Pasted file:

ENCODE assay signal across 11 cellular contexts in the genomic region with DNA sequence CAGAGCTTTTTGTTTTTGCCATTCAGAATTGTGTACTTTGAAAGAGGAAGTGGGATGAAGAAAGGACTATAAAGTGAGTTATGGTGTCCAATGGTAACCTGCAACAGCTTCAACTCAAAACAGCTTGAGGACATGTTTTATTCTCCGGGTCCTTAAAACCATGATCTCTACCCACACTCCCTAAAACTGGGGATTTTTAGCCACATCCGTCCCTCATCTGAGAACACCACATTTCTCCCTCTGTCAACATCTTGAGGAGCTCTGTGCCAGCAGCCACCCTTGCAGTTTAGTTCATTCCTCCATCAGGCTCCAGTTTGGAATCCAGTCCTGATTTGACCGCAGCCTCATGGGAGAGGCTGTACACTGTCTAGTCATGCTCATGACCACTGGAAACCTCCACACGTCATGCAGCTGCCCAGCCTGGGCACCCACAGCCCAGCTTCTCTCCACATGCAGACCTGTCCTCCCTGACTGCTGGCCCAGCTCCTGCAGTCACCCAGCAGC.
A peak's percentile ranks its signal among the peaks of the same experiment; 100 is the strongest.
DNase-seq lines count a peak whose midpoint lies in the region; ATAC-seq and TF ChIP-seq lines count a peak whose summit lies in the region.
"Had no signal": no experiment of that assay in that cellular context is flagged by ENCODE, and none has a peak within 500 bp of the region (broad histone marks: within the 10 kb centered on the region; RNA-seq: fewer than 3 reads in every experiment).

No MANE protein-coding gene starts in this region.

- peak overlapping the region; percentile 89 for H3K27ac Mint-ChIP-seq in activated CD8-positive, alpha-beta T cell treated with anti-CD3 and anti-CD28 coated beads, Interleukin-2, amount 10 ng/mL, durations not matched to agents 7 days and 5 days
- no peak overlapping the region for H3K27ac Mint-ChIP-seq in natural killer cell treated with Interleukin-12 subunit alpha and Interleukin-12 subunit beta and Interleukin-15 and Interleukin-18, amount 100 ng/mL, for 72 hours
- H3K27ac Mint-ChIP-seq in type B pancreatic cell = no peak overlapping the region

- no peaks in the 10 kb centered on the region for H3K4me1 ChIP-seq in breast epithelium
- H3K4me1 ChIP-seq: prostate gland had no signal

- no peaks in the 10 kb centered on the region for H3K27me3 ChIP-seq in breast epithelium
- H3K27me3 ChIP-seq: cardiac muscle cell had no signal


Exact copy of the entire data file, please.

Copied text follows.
ENCODE assay signal across 11 cellular contexts in the genomic region with DNA sequence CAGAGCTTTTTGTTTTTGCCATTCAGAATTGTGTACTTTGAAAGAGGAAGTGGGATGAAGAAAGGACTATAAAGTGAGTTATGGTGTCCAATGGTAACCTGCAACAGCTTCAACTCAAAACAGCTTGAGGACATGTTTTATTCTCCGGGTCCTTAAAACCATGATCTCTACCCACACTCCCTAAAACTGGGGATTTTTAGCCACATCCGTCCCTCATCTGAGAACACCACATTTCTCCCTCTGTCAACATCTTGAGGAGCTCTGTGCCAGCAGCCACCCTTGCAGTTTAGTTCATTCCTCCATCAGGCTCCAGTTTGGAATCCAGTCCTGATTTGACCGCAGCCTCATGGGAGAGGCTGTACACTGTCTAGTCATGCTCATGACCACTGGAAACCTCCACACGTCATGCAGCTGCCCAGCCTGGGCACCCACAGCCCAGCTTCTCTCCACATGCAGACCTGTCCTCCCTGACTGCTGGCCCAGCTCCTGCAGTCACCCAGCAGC.
A peak's percentile ranks its signal among the peaks of the same experiment; 100 is the strongest.
DNase-seq lines count a peak whose midpoint lies in the region; ATAC-seq and TF ChIP-seq lines count a peak whose summit lies in the region.
"Had no signal": no experiment of that assay in that cellular context is flagged by ENCODE, and none has a peak within 500 bp of the region (broad histone marks: within the 10 kb centered on the region; RNA-seq: fewer than 3 reads in every experiment).

No MANE protein-coding gene starts in this region.

- peak overlapping the region; percentile 89 for H3K27ac Mint-ChIP-seq in activated CD8-positive, alpha-beta T cell treated with anti-CD3 and anti-CD28 coated beads, Interleukin-2, amount 10 ng/mL, durations not matched to agents 7 days and 5 days
- no peak overlapping the region for H3K27ac Mint-ChIP-seq in natural killer cell treated with Interleukin-12 subunit alpha and Interleukin-12 subunit beta and Interleukin-15 and Interleukin-18, amount 100 ng/mL, for 72 hours
- H3K27ac Mint-ChIP-seq in type B pancreatic cell = no peak overlapping the region

- no peaks in the 10 kb centered on the region for H3K4me1 ChIP-seq in breast epithelium
- H3K4me1 ChIP-seq: prostate gland had no signal

- no peaks in the 10 kb centered on the region for H3K27me3 ChIP-seq in breast epithelium
- H3K27me3 ChIP-seq: cardiac muscle cell had no signal